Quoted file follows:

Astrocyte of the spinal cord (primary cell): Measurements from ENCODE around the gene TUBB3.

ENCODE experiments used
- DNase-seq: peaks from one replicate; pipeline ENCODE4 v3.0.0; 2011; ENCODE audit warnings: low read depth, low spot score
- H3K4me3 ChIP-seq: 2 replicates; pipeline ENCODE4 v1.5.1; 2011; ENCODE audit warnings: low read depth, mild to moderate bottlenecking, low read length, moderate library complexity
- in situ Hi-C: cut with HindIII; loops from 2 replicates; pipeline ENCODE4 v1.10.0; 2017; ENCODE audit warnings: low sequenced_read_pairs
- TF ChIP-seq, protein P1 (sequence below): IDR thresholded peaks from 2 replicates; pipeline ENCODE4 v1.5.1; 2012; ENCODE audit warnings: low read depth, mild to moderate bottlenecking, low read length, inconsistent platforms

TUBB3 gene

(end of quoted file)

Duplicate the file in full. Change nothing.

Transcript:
Astrocyte of the spinal cord (primary cell): Measurements from ENCODE around the gene TUBB3.

ENCODE experiments used
- DNase-seq: peaks from one replicate; pipeline ENCODE4 v3.0.0; 2011; ENCODE audit warnings: low read depth, low spot score
- H3K4me3 ChIP-seq: 2 replicates; pipeline ENCODE4 v1.5.1; 2011; ENCODE audit warnings: low read depth, mild to moderate bottlenecking, low read length, moderate library complexity
- in situ Hi-C: cut with HindIII; loops from 2 replicates; pipeline ENCODE4 v1.10.0; 2017; ENCODE audit warnings: low sequenced_read_pairs
- TF ChIP-seq, protein P1 (sequence below): IDR thresholded peaks from 2 replicates; pipeline ENCODE4 v1.5.1; 2012; ENCODE audit warnings: low read depth, mild to moderate bottlenecking, low read length, inconsistent platforms

TUBB3 gene